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CDC: Marijuana Surpasses Cigarette Smoking in High School

A report by the Centers for Disease Control and Prevention (CDC) finds the proportion of high school seniors who smoke marijuana is higher than the proportion that smokes cigarettes.

According to the report, since 2010, the proportion of U.S. high school seniors who smoked pot during the preceding 30 days was 21.4 percent, while the proportion that smoked cigarettes was 19.2 percent.

CDC indicates it analyzed data from the 1997–2013 national Youth Risk Behavior Surveys (YRBS) among U.S. white, black, and Hispanic students in grades 9–12 to study patterns in the use of cigarette, cigar, and marijuana smoking.

According to the study, from 1997 to 2013, a 64% percent decrease was observed in the percentage of U.S. white, black, and Hispanic high school students overall who smoked cigarettes or cigars exclusively. Also, among white students, any cigarette, cigar, or marijuana smoking declined during the study period.

CDC continues:

Among black and Hispanic students, any cigarette, cigar, or marijuana use decreased from 1997 to 2007, but increased among black students from 2007 to 2013, and did not change for Hispanics from 2007 to 2013.

Moreover, the percentage of white, black, and Hispanic students overall who were exclusive marijuana users more than doubled, and marijuana use among cigarette or cigar users also increased, with substantial increases identified among black and Hispanic students toward the end of the study period.

The results show, says CDC, that whatever strides have been made in adolescent health due to lower cigarette and cigar use might be attenuated by increases in marijuana use, which vary by racial/ethnic subgroup.

“Increased exclusive marijuana use and use of marijuana among cigarette or cigar users could undermine success in reducing tobacco use among youths,” CDC states. “Closer collaboration between public health professionals to address prevention of tobacco and marijuana use might be beneficial in the development of evidence-based policies and programs to prevent tobacco and marijuana use.”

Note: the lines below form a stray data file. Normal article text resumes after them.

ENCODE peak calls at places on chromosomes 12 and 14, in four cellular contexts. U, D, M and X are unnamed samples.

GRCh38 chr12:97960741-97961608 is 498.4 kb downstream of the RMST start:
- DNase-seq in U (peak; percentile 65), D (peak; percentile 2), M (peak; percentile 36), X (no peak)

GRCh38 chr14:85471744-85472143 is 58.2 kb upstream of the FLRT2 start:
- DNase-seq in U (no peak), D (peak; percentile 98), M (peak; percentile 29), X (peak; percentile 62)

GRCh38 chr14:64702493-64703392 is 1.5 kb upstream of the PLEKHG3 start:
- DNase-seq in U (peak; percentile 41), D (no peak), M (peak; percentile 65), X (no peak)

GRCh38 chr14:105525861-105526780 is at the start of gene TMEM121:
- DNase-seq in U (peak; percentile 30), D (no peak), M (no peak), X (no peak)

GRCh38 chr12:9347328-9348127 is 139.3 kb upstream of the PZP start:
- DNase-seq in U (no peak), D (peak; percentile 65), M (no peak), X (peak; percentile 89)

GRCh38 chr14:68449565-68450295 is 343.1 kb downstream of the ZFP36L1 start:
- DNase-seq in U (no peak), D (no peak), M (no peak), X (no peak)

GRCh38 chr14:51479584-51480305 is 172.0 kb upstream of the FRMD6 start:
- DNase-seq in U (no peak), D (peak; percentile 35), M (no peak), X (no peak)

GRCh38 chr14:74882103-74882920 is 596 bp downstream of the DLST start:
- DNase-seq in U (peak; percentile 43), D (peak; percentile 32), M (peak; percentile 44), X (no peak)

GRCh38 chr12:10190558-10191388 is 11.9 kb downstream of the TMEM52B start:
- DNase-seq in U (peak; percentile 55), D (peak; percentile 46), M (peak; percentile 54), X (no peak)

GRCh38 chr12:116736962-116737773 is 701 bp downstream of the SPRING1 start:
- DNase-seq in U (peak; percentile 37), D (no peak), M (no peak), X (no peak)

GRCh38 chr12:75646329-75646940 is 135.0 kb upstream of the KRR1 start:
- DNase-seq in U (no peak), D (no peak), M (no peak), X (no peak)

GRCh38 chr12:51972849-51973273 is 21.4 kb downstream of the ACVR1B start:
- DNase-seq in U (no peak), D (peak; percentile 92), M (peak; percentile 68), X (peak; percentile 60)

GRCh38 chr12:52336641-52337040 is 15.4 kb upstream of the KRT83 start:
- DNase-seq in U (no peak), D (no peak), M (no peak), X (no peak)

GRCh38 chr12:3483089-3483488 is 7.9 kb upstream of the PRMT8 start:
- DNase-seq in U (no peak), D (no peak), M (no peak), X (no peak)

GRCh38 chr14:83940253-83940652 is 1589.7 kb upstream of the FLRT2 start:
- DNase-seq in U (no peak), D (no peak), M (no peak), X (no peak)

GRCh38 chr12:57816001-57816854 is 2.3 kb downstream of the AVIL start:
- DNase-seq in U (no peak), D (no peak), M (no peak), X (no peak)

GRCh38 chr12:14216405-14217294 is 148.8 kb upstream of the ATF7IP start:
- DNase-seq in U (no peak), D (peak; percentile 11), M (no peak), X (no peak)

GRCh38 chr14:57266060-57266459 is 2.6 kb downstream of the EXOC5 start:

The study comes as more states and nations are considering relaxing laws about marijuana use or even legalizing its use entirely.

According to Dr. Christopher Hammond, writing at Psychiatric Times last December, “[T]he effects of marijuana use during adolescence and possible short- and long-term consequences are a growing concern.”

Hammond writes:

Converging scientific evidence from preclinical studies, human neuroimaging, and large longitudinal studies suggests that adolescent-onset marijuana use, particularly heavy marijuana use, is associated with a number of neuropsychiatric sequelae including neurocognitive deficits and reductions in IQ, increased risk for psychosis, affective disorders, marijuana and non-marijuana drug addiction, and lower academic attainment.

Also at Psychiatric Times, Dr. Robin Murray warns, “Psychological dependence and tolerance can occur with cannabis. It remains in the body for several weeks, so withdrawal is very gradual but anxiety, insomnia, appetite disturbance, and depression can develop.”

“Some reports claim that in 10% of persons who use cannabis and in 25% of daily users, dependence develops,” Murray continues. “Cannabis dependence is an increasingly common reason why patients seek help from drug treatment clinics.”

Murray observes that longitudinal studies conducted in Australia and New Zealand have found that daily marijuana use before age 17 was associated with “clear reductions” in the probability of graduating from high school and college.

“Those starting cannabis use early also appear more likely to develop cognitive impairment,” Murray adds, noting that another study has shown that long-term heavy cannabis users who began smoking before age 17 had lower verbal IQ scores than those who began smoking at age 17 or older.

Though the political trend is toward relaxing laws on marijuana, the outcome of a pattern in this direction is unknown. If legalization produces an increase in consumption, the impact on young teens – who are apparently most vulnerable to marijuana’s harmful effects – remains a disturbing question.

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